Bringing a fresh perspective to an established music media platform with a communication strategy, brand development and assets for online promotion
Laying bare the mechanics of corporate advertising for Graphic Design Festival Scotland
Warriors have been taking care of Graphic Design Festival Scotland’s creative direction, branding and design since founding in 2014.
The work includes the festival's communication strategy, refreshed brand identity, website, social media, campaigns and the design of any books published.
The festival has now welcomed attendance and participation from nearly a quarter of a million creatives.
The 2019 branding and campaigns led to the split opinions, the strongest engagement on social media in six years and a sold-out programme with more than three thousand attending.
The identity caused a stir, divided opinions, surprise; a little confusion and gathered strong support from everyone who scratched beneath the surface.
For the branding and campaign, we exposed the simple, manipulative mechanics of corporate advertising and utilised them critically and unashamedly.
Do you love sunsets, sandy beaches, cold ice cream, cute puppies, smiling faces and romantic sunsets? Don't we all. Feel good. Buy tickets.
The festival's strategic aims in 2019 were to grow into something stronger and leaner by removing unnecessary or inefficient elements of the programme. This led to discussions around utilitarianism.
We discovered that utilitarian means useful or practical as opposed to attractive, while maximum utility means producing the most happiness for the greatest number of people. This apparent contradiction around whether utilitarianism is a paradox based on the link between beauty and function sparked debate. After reviewing Dieter Rams' Principles of Good Design we asked:
What is the most pure function of the identity for Graphic Design Festival Scotland?
We agreed, we would like people to feel good when they see the identity and then book tickets to attend the events. Feel good. Buy tickets. Pure and simple.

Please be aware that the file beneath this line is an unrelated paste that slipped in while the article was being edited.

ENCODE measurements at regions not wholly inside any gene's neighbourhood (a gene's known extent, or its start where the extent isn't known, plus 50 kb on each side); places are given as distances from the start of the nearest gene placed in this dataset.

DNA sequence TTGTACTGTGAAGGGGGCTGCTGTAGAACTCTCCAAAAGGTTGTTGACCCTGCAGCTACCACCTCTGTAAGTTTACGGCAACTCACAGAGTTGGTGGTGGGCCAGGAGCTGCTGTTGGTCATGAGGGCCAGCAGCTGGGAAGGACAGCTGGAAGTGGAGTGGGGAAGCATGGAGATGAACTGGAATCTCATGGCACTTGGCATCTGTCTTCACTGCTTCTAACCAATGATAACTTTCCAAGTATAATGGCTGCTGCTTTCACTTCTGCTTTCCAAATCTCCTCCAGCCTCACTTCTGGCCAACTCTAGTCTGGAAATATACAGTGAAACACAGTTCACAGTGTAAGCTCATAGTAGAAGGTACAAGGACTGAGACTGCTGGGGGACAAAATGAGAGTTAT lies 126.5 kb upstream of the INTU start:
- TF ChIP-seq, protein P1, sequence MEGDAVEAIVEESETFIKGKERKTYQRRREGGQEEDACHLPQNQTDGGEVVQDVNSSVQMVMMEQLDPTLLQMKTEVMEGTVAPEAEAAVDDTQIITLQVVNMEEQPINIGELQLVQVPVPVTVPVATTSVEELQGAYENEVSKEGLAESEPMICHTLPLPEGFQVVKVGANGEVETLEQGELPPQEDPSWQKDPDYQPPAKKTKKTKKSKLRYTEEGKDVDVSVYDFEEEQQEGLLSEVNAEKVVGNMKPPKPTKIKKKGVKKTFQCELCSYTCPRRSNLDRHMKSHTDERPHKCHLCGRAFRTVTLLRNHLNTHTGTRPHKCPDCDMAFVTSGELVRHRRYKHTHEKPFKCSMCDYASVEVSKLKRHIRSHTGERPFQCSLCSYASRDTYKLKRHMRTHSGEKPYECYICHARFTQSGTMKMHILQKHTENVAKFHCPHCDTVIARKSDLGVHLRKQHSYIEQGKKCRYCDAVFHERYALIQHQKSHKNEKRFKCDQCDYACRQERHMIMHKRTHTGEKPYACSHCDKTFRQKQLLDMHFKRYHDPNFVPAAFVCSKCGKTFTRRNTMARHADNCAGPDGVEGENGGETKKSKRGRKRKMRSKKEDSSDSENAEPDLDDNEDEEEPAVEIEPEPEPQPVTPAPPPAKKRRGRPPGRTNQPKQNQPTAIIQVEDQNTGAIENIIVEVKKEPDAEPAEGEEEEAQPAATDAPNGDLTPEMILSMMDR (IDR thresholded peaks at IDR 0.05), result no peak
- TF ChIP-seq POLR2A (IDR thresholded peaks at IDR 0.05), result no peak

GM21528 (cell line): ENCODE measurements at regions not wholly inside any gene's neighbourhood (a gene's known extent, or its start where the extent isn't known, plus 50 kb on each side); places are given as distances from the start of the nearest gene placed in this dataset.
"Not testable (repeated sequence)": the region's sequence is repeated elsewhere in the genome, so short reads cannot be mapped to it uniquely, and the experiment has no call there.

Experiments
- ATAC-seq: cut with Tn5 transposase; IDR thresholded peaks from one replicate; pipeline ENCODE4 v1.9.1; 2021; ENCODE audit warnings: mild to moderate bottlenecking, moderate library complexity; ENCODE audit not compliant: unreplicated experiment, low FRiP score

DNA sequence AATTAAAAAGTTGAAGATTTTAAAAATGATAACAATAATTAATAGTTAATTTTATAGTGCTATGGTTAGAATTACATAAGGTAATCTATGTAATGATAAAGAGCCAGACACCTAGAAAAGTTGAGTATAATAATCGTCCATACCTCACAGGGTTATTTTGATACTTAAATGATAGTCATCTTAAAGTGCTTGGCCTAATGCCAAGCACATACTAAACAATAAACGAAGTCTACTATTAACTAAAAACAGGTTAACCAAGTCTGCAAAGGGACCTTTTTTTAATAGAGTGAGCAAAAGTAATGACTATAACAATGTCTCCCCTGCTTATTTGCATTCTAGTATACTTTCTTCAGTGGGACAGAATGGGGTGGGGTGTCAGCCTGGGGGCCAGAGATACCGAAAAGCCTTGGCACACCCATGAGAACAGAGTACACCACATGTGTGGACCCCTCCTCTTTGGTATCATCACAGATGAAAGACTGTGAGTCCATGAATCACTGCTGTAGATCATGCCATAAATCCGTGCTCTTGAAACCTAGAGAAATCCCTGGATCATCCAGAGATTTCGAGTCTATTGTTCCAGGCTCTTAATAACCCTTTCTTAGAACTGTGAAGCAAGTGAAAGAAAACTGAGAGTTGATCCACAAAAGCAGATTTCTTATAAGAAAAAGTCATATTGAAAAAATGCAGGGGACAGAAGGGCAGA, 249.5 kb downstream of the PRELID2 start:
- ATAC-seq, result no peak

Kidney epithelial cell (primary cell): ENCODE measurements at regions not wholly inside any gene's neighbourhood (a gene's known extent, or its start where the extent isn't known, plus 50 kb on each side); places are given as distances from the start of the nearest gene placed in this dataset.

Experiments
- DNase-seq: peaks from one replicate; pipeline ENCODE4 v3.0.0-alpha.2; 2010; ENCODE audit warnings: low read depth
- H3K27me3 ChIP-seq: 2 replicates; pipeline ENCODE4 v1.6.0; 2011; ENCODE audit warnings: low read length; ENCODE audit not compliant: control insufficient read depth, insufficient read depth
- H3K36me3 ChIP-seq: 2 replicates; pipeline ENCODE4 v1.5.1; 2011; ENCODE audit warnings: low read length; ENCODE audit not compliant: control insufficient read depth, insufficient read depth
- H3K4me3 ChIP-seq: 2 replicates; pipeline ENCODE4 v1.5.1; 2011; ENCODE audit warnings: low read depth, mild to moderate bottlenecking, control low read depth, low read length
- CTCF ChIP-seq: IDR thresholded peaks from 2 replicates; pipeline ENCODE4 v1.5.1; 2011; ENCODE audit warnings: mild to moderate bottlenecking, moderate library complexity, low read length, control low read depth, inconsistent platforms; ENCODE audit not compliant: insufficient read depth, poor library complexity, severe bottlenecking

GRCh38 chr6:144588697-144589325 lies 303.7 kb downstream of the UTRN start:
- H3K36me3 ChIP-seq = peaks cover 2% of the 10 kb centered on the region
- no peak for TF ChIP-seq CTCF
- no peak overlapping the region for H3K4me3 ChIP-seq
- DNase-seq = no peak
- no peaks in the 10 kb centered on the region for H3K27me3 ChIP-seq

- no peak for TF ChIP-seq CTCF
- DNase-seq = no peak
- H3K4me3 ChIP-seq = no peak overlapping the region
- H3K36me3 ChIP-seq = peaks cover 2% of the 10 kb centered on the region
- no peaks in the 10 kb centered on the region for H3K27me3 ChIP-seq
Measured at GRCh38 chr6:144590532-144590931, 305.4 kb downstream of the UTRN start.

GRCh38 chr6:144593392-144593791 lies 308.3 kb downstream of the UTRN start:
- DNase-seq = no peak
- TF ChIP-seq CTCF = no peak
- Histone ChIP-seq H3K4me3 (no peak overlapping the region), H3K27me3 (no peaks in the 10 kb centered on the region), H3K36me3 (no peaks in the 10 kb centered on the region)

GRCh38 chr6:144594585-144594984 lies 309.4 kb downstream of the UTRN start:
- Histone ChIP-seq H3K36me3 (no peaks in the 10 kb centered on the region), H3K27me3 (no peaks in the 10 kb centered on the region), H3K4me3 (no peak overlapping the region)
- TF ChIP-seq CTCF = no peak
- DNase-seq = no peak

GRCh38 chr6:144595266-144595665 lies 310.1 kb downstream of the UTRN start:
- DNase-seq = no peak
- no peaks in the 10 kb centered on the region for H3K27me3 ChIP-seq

We're surrounded by brands and retailers overwhelming us with perfectly captured photography. The food looks tastier than we could ever cook, the fresh-faced models are sun-kissed and stress-free, the clothing is perfectly tailored, the destinations include a calming turquoise ocean and the general consensus is 'buy our product, service or experience and you will be happier'.
Perfect photography is combined with catchy emotive slogans, ‘Quality worth every penny', 'Because you're worth it', 'Impossible is nothing', 'The happiest place on earth' and so on. These marketing strategies offer the idea that your life will be instantly better by having an Aston Martin, you deserve to spend extra to use L’Oreal shampoo, you can achieve your wildest dreams by wearing Adidas trainers, your children won't be happy if you don't spend thousands going to Disneyland and you may as well spend extra on branded foods.
Brands spend millions every year on these exact strategies and they seems to work. When written plainly, the ideas and messages are ludicrous and shallow, however, it's difficult for us not to be subconsciously influenced and controlled by strategic marketing and branding.
The visual language is inspired by 1950s-80s corporate advertising which combines emotive, copy-driven slogans with photography highlighting how much better your life would be with buying a specific product or service. To connect directly with the design world the typography and treatment is specifically inspired by Apple, who despite being heralded as pioneering, use exactly the same tropes as other large corporations.
The photography used is selected for it’s hyper-real aesthetic, like the imagery used in advertising. Clean, shiny and perfect. The imagery portrays a life and level of perfection which is unattainable and disconnected from reality. It hijacks our insecurities and feeds our latent greed and desre for something better.
The website interactions reveal "hits" of positivity behind blocks of information and feel-good imagery peppers the site at various points with the listed programme format echoing the utilitarian origins of the concept.
Unlike the corporate advertising we’re familiar with, we reveal the objectives and our intentions with the identity in the tagline: “Feel good. Buy tickets.”. Unexpected sincerity hopefully encourages more questioning around the authenticity and motives behind advertising and helps highlight the falsity and manipulation.
For the tone of voice and messaging throughout the social media campaigns we use familiar language and mechanisms to provoke emotional responses of hope, desire, fear and inadequacy. Some of the messaging feels genuine and sincere: “Making it in the design industry is hard. Make it easier for yourself. Attend GDFS.” while others are more tongue in cheek, criticising the impossibility of the slogans we’re regularly exposed to: “Improve your wellbeing. Buy tickets.” and “If there’s one thing you do this year… book your tickets to Graphic Design Festival Scotland.”